RACINE — The city is proposing a study to evaluate three alternative routes for part of State Highway 32, based on recommendations for the Downtown area from a planning and engineering company.

Toole Design Group was hired by the city in May to conduct a $50,000 redesign of Monument Square and a $150,000 study of Downtown traffic and parking. The study was partially spurred by feedback from travel adviser Roger Brooks, who visited Racine County in 2017 and stated that Racine was not maximizing Monument Square and Downtown.

At a presentation in August, representatives from Toole said the key to improving Downtown is slowing down traffic on Main Street. The recommendations include reducing Main Street to a two-lane street, giving more room for pedestrians, cyclists and parking, and changing Wisconsin Avenue and Lake Avenue into two-way streets. They also recommended removing many of the Downtown traffic signals and replacing them with four-way stops.

Any of those measures would require rerouting Highway 32 off Main Street. At a Nov. 26 Public Works and Services Committee meeting, Public Works Commissioner John Rooney recommended hiring Strand Associates, which has an office in Milwaukee, to conduct a preliminary investigation of the three potential alternate routes for the highway.

The budget for the study is not to exceed $28,600, which would come out the Department of Public Works’ paving budget.

Three options

Two possibilities are, going north to south, to either move the state highway route onto Lake Avenue or Wisconsin Avenue once it has crossed the Main Street bridge and then reconnect to its current route at Sixth Street (coming from the south, drivers would still take Seventh Street).

The third option would have the state highway route go west onto State Street after crossing the Main Street bridge, then go south at Marquette Street and reconnect with the current route at Washington Avenue (Highway 20).

All three routes include the Main Street bridge because having that bridge designated as part of the state highway system is a major source of funding for its maintenance and repair. Rooney said Wisconsin Department of Transportation agreed that it wanted to keep that bridge part of the highway in order to continue funding its upkeep.

The Public Works and Services Committee recommended the City Council approve the study at its next meeting, which is scheduled for 7 tonight at City Hall, 730 Washington Ave., Room 205.

In photos: Looking down at the Downtown Racine area
In photos: Looking down at the Downtown Racine area

New local business
Studio moves from Downtown to Uptown

RACINE — The photo studio at 1352 Washington Ave. is unlike any other you’ve seen. Guaranteed.

Photographer Evie Kalmar has just opened Unplugged Studios at that Uptown address, a variation of the studio she previously had at 408 Main St. in Downtown. Kalmar specializes in avant-garde photography, as her new studio makes abundantly clear, but also does standard portraiture there.

In addition to photography, Kalmar is also an “alternative” freelance model and part-time social worker at Safe Haven of Racine, a youth shelter.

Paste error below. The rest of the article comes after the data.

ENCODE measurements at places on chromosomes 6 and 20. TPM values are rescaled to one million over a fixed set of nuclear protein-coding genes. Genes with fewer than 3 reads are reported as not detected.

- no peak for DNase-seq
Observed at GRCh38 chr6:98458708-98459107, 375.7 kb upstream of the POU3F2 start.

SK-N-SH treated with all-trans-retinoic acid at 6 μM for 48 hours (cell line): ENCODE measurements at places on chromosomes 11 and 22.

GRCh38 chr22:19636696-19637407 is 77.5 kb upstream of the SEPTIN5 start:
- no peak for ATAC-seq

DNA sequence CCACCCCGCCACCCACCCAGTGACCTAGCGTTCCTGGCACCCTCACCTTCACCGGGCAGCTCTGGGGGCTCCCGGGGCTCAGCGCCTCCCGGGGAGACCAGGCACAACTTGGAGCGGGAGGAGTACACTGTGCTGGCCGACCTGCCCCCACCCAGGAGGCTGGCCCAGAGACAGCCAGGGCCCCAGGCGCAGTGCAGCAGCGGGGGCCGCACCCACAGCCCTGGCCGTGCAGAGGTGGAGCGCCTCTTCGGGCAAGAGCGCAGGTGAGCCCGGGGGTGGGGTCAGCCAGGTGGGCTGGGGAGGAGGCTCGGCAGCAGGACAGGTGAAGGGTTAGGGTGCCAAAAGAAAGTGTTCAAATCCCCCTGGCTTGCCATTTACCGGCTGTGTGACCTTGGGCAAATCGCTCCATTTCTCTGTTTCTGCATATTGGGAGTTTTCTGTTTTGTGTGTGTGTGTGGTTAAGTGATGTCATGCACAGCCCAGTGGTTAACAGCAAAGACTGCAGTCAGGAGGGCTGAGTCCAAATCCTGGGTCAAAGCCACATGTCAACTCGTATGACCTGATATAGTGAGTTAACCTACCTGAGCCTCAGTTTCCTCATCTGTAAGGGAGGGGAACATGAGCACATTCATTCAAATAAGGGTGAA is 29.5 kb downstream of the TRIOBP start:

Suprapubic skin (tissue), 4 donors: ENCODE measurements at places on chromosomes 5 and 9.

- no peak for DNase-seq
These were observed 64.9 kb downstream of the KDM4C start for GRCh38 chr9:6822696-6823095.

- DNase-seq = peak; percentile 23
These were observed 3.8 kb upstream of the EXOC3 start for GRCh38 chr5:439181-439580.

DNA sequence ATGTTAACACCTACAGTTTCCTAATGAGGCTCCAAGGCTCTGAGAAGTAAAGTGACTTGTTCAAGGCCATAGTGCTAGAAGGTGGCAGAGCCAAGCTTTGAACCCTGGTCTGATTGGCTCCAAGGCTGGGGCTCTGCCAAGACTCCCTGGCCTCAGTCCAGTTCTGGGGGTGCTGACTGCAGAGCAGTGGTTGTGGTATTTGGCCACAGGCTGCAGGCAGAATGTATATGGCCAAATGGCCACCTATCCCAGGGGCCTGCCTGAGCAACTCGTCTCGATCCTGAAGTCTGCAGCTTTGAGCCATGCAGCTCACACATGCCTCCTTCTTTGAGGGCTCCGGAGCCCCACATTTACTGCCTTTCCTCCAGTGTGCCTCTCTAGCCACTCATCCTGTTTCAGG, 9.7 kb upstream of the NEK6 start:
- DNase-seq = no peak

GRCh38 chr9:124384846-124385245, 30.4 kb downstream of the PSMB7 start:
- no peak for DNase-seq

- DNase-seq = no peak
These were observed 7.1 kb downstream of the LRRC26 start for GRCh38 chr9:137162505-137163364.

Unplugged Studios, she said, is a photography studio and collaborative artist space.

“It’s really just a place where artists can get together and do what they’re passionate about,” Kalmar said.

As a photographer, she said, “where my passion lies is with avant-garde photography, anything artistic and outside of the box. A lot of people love that.”

For photographing people in her new space, Kalmar has set up many different choices of 8-foot-square backdrops along the first floor’s sidewalls.

“Mostly this side is for headshots, portraits, things like that,” she said about the right, or east, wall. “Stereotypical backgrounds.”

Well, not completely stereotypical; a real casket with a broken mannequin lying in it was parked along that wall on Wednesday.

“Obviously, the casket is not there when we’re doing those (kinds of photo shoots),” Kalmar said with a laugh.

“But this side,” she said about the left, or west, sidewall, “is more crazy. Like the bathtub, the cloud, the piano. This is an LED wall; it lights up. The steam punk wall. This is a black light wall; it actually glows under black light. And then the phones.

“This is what I would love to do all the time,” she said about using the “crazy” wall. This (the saner wall) is what is in demand.”

“This (studio) just blows me away,” said Wes Fallon, a photographer and graphic artist.

The front of the first floor is gallery space for various artists.

More options

In her new Uptown studio, Kalmar said, “There are so many services that I can offer here that I was not able to offer (in her Downtown spot). I can run classes here; I can do workshops here.”

Unplugged is now also a co-working artistic space involving $200 monthly memberships. Kalmar currently has four members, one of them being Fallon. His business is Ascender Graphics.

“(Unplugged Studios) has expanded what I can do with photography,” he said.

For more information about Unplugged Studios, call 262-412-6877 or visit Unplugged Artistic Event Planning and Studios on Facebook.